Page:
In the midst of Saunders' work, she experienced personal loss. While at St. Joseph's, she fell in love with another dying patient, Antoni Michniewicz. His death in 1960 was followed by the death of Saunders' father in 1961. Saunders later described this time as one of intense grieving. Both her work and her own experience demonstrated that families and friends of terminally ill patients needed support.
The first modern hospice
In 1967, Saunders opened St. Christopher's hospice, a place dedicated to patient treatment as well as to teaching and research. Although Saunders had published many articles about caring for terminally ill patients and had become a recognized authority on the subject, she knew that spreading her message would take time and more research. Her success, however, was remarkable. Her hospice philosophy spread abroad—the first hospice in America opened in 1971—and St. Christopher's became a center of training, study, and care. Her reception of the title "Dame Commander of the British Empire" in 1980 and the prestigious Templeton Prize in 1981, as well as a host of other awards, demonstrated the significant influence of her work in the medical community and beyond.
Saunders also used St. Christopher's to show how religion could be integrated into the experience of dying. Her hospice was open to Christians and non-Christians alike but had, she said, a Christian foundation. She also claimed that treating physical pain gave patients freedom—a freedom she saw them use "in time for family reconciliations, in deepening relationships, and in all the sorting out of beliefs and memories that can help others say, with Pope John XXIII, 'My bags are packed—I can go with a tranquil heart at any moment.'"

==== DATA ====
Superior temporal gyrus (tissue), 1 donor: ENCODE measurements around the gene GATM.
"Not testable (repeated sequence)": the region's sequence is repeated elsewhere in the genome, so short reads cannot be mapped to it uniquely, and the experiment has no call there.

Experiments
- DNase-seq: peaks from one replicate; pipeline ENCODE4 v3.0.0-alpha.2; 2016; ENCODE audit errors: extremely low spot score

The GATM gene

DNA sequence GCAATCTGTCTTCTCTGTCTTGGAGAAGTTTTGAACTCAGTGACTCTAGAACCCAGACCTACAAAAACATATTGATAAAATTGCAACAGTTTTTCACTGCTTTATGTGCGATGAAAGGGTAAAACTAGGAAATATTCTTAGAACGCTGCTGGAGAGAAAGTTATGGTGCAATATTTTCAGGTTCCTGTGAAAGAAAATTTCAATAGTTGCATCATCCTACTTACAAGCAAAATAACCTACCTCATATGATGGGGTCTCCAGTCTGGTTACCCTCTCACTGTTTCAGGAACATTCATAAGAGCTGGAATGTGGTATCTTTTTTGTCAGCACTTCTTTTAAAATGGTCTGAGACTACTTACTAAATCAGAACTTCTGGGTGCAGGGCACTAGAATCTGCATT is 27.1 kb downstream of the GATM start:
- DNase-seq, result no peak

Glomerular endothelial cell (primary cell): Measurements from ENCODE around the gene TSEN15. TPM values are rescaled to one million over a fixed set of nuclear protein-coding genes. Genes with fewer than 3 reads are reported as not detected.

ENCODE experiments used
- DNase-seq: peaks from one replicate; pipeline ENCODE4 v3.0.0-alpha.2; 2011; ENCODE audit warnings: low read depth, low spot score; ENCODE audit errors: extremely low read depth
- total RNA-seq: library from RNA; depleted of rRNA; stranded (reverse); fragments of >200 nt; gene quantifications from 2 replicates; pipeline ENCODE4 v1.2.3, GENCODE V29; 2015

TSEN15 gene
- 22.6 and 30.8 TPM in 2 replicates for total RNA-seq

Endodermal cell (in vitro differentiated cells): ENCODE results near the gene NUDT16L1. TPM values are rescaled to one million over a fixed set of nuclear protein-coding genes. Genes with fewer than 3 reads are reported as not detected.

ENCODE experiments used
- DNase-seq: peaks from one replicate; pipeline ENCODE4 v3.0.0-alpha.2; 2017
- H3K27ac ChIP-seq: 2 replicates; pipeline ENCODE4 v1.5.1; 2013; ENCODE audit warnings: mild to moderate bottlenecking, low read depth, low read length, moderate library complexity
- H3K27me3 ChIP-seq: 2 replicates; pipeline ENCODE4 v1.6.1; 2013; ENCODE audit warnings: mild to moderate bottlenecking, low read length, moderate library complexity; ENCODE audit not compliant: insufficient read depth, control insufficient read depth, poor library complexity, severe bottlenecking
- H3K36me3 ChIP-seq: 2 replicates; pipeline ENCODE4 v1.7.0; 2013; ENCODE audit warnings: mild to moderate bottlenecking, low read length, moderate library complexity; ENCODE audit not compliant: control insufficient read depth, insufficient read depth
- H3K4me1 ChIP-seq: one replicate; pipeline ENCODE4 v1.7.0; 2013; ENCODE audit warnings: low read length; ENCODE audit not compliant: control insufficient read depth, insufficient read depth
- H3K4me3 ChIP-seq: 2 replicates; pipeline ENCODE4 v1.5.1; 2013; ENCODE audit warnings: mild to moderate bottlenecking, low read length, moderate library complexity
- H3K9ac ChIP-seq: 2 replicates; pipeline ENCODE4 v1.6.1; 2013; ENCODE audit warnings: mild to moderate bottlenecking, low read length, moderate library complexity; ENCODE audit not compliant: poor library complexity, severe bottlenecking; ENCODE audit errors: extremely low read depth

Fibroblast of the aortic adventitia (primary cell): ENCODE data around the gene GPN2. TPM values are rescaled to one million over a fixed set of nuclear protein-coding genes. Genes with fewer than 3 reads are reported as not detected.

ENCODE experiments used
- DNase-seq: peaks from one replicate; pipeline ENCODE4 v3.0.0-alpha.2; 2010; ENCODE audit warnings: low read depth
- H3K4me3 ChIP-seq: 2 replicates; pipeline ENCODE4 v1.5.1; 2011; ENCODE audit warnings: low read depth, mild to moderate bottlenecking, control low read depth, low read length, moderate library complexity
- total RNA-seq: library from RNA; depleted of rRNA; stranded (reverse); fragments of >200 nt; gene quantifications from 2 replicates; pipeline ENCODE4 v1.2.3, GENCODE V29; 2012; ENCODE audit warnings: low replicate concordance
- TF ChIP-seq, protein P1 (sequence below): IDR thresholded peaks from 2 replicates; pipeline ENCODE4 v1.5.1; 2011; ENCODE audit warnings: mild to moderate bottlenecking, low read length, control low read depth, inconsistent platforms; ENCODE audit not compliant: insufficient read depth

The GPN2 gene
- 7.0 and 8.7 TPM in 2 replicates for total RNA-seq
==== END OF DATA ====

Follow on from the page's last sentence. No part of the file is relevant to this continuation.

Even after her retirement in 1985, Saunders actively promoted her movement as well as her beliefs about the intersection of faith and dying. She strongly condemned euthanasia. Hospice, according to Saunders, encouraged people to live fully until they died. Convinced that with modern drugs people need not die in pain, she claimed that euthanasia precluded the work of a good death—the reconciliation with mortality, with family, and with God that occurred as people died. "It is not for us to say that the suffering is fruitless," she wrote, "nor that there is nothing more for the patient to do or learn in this life." People were not the own masters, she claimed.
Saunders' last decades were marked—as her life had been—by loss, joy, and faith. In 1980, she married a man she had long loved, Polish artist Marian Bohusz-Sysko. When they had first met in 1963, he was married but estranged from his wife. Saunders and Bohusz-Sysko married after his wife's death, and he died at St. Christopher's in 1995. As he was dying he told Cicely, "I am completely happy. I have done what I had to do in my life, and I am ready to die." Cicely believed Marian's death was a "good death," the kind that hospice encouraged by bringing into the secular world of medicine Christian ideas of hospitality, reconciliation, and God's presence in suffering. Hospice, she asserted, also brought people of various faiths and no faith together in a way that was deeply rooted in Saunders own Christian faith. As she wrote, "Death remains a mystery, but we have been shown that while it divides it can also unite."
Dame Cicely Saunders died in 2005—in the hospice she founded.
Sarah E. Johnson is assistant professor of religion at Gustavus Adolphus College in Saint Peter, MN.
Copyright © 2009 by the author or Christianity Today/Christian History & Biography magazine.